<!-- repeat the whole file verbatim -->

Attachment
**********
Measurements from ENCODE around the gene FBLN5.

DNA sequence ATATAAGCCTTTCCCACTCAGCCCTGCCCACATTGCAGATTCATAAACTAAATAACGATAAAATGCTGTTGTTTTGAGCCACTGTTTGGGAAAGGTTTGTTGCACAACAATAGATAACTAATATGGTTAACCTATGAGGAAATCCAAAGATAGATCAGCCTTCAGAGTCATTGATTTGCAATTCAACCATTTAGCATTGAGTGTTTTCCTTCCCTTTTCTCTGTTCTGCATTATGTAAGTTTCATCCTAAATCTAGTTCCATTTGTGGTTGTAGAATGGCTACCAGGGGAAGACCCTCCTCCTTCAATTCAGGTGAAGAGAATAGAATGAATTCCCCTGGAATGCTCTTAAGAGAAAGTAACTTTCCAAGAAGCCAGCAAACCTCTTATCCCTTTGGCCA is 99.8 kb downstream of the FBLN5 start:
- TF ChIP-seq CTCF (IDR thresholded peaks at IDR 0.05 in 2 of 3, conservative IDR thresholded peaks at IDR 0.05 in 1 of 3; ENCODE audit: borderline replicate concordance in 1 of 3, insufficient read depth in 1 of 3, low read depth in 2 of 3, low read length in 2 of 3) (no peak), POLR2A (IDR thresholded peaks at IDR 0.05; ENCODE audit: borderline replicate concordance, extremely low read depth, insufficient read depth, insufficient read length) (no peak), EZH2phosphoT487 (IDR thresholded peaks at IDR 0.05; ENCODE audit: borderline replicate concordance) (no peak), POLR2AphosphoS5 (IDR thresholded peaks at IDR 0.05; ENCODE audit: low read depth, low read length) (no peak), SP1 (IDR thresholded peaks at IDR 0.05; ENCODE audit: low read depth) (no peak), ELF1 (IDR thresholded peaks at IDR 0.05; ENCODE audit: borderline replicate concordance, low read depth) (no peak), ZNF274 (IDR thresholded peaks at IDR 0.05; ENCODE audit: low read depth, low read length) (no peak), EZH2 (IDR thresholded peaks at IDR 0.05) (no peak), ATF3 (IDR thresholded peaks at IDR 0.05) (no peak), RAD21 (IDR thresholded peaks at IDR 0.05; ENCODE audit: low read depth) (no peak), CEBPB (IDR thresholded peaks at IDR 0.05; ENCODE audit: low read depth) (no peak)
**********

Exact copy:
Measurements from ENCODE around the gene FBLN5.

DNA sequence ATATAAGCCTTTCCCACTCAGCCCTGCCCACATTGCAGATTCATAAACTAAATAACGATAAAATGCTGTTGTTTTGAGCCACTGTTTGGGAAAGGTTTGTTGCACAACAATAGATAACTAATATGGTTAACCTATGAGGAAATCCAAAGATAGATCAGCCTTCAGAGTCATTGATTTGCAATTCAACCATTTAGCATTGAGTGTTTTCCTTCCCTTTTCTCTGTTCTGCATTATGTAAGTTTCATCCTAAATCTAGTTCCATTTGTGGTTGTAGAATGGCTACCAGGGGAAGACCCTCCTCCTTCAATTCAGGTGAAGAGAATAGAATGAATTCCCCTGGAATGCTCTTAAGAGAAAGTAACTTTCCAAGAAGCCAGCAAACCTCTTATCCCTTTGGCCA is 99.8 kb downstream of the FBLN5 start:
- TF ChIP-seq CTCF (IDR thresholded peaks at IDR 0.05 in 2 of 3, conservative IDR thresholded peaks at IDR 0.05 in 1 of 3; ENCODE audit: borderline replicate concordance in 1 of 3, insufficient read depth in 1 of 3, low read depth in 2 of 3, low read length in 2 of 3) (no peak), POLR2A (IDR thresholded peaks at IDR 0.05; ENCODE audit: borderline replicate concordance, extremely low read depth, insufficient read depth, insufficient read length) (no peak), EZH2phosphoT487 (IDR thresholded peaks at IDR 0.05; ENCODE audit: borderline replicate concordance) (no peak), POLR2AphosphoS5 (IDR thresholded peaks at IDR 0.05; ENCODE audit: low read depth, low read length) (no peak), SP1 (IDR thresholded peaks at IDR 0.05; ENCODE audit: low read depth) (no peak), ELF1 (IDR thresholded peaks at IDR 0.05; ENCODE audit: borderline replicate concordance, low read depth) (no peak), ZNF274 (IDR thresholded peaks at IDR 0.05; ENCODE audit: low read depth, low read length) (no peak), EZH2 (IDR thresholded peaks at IDR 0.05) (no peak), ATF3 (IDR thresholded peaks at IDR 0.05) (no peak), RAD21 (IDR thresholded peaks at IDR 0.05; ENCODE audit: low read depth) (no peak), CEBPB (IDR thresholded peaks at IDR 0.05; ENCODE audit: low read depth) (no peak)